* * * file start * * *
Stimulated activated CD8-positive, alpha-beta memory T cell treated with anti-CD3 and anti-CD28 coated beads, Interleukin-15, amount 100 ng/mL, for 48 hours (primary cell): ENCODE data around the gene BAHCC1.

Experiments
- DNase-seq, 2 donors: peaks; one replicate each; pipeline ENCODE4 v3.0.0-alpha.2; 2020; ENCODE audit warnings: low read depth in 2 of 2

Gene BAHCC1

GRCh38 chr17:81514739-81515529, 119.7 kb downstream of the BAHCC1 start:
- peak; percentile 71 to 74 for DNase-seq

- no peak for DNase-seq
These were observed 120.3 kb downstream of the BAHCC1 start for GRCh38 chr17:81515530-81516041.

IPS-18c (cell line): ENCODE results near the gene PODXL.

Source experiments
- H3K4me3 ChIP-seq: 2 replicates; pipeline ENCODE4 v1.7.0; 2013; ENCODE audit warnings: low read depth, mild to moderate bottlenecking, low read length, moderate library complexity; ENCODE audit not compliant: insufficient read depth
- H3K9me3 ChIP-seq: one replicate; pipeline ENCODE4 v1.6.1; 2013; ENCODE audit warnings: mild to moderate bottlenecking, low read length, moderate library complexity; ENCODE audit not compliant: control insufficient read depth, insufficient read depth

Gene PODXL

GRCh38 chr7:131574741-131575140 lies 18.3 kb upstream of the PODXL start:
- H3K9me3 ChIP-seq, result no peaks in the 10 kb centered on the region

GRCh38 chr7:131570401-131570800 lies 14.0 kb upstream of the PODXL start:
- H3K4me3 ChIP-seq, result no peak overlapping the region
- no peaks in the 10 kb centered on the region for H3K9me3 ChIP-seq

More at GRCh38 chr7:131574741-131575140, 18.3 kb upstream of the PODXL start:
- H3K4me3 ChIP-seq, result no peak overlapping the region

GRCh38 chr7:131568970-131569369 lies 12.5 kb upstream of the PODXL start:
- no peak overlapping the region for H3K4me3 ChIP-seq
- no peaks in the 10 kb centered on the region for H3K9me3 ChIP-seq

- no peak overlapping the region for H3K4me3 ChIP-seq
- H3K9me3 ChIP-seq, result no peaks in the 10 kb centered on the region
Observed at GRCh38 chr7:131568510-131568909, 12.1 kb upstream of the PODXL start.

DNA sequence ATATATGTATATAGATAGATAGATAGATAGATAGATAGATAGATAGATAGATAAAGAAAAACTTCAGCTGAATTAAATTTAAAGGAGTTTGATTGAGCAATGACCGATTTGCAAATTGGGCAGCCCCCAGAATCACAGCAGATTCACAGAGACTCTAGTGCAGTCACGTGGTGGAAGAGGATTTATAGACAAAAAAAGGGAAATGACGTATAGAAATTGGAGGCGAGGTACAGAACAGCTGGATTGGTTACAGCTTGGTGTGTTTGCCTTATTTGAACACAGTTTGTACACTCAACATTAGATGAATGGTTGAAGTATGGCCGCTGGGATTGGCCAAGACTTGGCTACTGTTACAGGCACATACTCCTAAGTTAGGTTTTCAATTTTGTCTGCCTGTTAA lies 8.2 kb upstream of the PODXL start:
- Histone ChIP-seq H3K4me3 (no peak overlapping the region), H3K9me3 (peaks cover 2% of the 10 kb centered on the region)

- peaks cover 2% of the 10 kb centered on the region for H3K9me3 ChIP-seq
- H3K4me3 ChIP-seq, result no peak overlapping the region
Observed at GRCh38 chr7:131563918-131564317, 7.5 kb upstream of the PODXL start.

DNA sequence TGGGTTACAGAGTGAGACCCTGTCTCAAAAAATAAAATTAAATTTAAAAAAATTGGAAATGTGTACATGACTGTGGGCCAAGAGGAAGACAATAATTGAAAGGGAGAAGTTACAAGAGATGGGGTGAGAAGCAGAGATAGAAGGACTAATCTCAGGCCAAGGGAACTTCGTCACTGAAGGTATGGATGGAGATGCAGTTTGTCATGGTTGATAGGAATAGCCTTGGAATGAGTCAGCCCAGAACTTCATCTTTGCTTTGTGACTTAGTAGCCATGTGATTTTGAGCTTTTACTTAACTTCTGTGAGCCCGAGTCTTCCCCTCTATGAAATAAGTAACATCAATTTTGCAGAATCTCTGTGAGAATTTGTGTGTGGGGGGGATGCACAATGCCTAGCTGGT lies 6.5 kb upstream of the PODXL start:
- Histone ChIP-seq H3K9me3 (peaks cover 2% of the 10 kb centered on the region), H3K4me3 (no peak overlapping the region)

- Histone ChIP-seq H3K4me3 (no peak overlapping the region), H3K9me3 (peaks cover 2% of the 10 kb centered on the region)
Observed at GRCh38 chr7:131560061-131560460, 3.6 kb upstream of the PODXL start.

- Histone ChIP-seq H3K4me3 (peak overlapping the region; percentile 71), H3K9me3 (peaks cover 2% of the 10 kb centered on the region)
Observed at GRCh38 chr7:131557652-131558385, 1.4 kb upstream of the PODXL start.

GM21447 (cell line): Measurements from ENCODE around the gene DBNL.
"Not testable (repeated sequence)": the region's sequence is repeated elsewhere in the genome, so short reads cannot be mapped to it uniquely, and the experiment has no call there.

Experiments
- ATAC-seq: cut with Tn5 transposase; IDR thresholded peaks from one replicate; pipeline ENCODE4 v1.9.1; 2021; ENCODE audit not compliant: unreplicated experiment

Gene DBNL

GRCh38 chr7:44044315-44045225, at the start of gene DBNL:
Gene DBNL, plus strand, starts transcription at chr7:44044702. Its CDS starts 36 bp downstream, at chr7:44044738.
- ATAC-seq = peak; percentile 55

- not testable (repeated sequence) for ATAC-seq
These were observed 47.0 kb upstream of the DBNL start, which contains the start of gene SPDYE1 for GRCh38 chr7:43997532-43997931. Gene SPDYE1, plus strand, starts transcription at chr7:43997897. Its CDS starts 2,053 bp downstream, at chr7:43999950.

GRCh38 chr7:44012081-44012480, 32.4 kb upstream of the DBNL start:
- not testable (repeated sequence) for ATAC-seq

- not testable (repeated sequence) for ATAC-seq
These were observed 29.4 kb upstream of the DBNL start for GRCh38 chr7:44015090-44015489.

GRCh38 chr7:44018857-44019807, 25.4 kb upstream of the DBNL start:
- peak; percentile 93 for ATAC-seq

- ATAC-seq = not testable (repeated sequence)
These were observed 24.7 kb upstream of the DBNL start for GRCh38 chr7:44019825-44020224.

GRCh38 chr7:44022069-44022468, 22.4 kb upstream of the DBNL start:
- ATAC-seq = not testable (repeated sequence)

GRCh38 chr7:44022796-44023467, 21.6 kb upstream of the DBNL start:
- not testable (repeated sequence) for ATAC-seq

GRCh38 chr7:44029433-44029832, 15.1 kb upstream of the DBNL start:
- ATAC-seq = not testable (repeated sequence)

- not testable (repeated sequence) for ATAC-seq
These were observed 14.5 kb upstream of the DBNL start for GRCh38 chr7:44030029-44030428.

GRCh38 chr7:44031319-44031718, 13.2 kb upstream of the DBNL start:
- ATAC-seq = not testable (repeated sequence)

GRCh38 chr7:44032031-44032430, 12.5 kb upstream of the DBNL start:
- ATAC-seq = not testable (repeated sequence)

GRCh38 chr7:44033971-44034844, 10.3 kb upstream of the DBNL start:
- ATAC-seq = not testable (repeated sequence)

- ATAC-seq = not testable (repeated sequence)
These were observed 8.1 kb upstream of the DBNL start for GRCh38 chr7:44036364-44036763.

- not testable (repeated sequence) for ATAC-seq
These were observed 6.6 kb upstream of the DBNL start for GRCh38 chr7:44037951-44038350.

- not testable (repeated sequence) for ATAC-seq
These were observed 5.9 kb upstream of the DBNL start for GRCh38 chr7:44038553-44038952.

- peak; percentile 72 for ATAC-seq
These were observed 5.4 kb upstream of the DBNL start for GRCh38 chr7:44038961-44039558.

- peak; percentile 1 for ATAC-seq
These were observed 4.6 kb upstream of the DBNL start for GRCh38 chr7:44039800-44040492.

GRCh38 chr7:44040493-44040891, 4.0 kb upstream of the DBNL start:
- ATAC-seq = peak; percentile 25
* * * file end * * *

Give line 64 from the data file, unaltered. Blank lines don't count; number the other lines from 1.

GRCh38 chr7:44031319-44031718, 13.2 kb upstream of the DBNL start: